MITH has a double-header of Digital Dialogue offerings next week, at our regular Tuesday 12:30 slot AND a special session on Wednesday at 3:00.
Tuesday, October 24, 12:30-1:45
MITH Conference Room, McKeldin Library B0135
“Lessons from the MALACH Project: Applying new technologies to improve intellectual access to large oral history collections”
by DOUGLAS W. OARD, College of Information Studies and UMIACS, University of Maryland
In this talk I will describe the goals of the MALACH project (Multilingual Access to Large Spoken Archives) and some of our research results. I’ll begin by describing the unique characteristics of the oral history collection that we are using, in which Holocaust survivors, witnesses and rescuers were interviewed in several languages. Each interview has been digitized and extensively catalogued by subject matter experts, thus producing a remarkably rich collection for the application of machine learning techniques.
Automatic speech recognition techniques originally developed for the domain of conversational telephone speech were adapted to process with word error rates that are adequate to support interactive search and automated clustering, detection of topic shifts, and topic classification. In this talk, I will describe the studies that we conducted to learn about what needs our systems should be designed to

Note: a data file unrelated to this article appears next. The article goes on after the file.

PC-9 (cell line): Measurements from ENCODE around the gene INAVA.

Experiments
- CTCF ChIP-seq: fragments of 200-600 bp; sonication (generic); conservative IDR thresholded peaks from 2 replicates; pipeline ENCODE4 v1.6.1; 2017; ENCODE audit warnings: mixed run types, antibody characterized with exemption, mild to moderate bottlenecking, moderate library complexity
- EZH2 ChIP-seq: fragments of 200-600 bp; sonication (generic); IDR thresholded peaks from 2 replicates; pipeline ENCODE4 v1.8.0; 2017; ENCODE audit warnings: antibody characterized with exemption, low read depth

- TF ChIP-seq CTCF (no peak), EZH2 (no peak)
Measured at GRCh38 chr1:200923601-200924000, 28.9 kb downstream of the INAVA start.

meet and I’ll summarize key results from our system development activities. I’ll conclude with some remarks about possible future directions for research applying new technologies to improve intellectual access to oral history and other spoken word collections.
Douglas Oard is Associate Dean for Research in the College of Information Studies at the University of Maryland. An Associate Professor in the College, he holds a joint appointment in the Institute for Advanced Computer Studies (UMIACS) and affiliate appointments in the Computer Science Department and the Applied Mathematics and Scientific Computation Program. Dr. Oard earned his Ph.D. in Electrical Engineering from the University of Maryland, and his research interests center around the use of emerging technologies to support information seeking by end users. Recent work has focused on interactive techniques for cross-language information retrieval, searching conversational media, and leveraging observable behavior to improve user modeling. Additional information is available at http://www.glue.umd.edu/~oard.
Coming up @MITH, Oct. 31: Jason Nelson’s appearance has been CANCELLED. Instead, in keeping with some current research projects, MITH will be hosting an open roundtable on Massively Multiplayer Online Role Playing Games (MMRPGs). We would especially like to hear from currently active players of such games (Second Life, World of Warcraft, etc.).
Free and open to the public.
Contact: Neil Fraistat, Director, MITH (www.mith.umd.edu, firstname.lastname@example.org, 5-5896).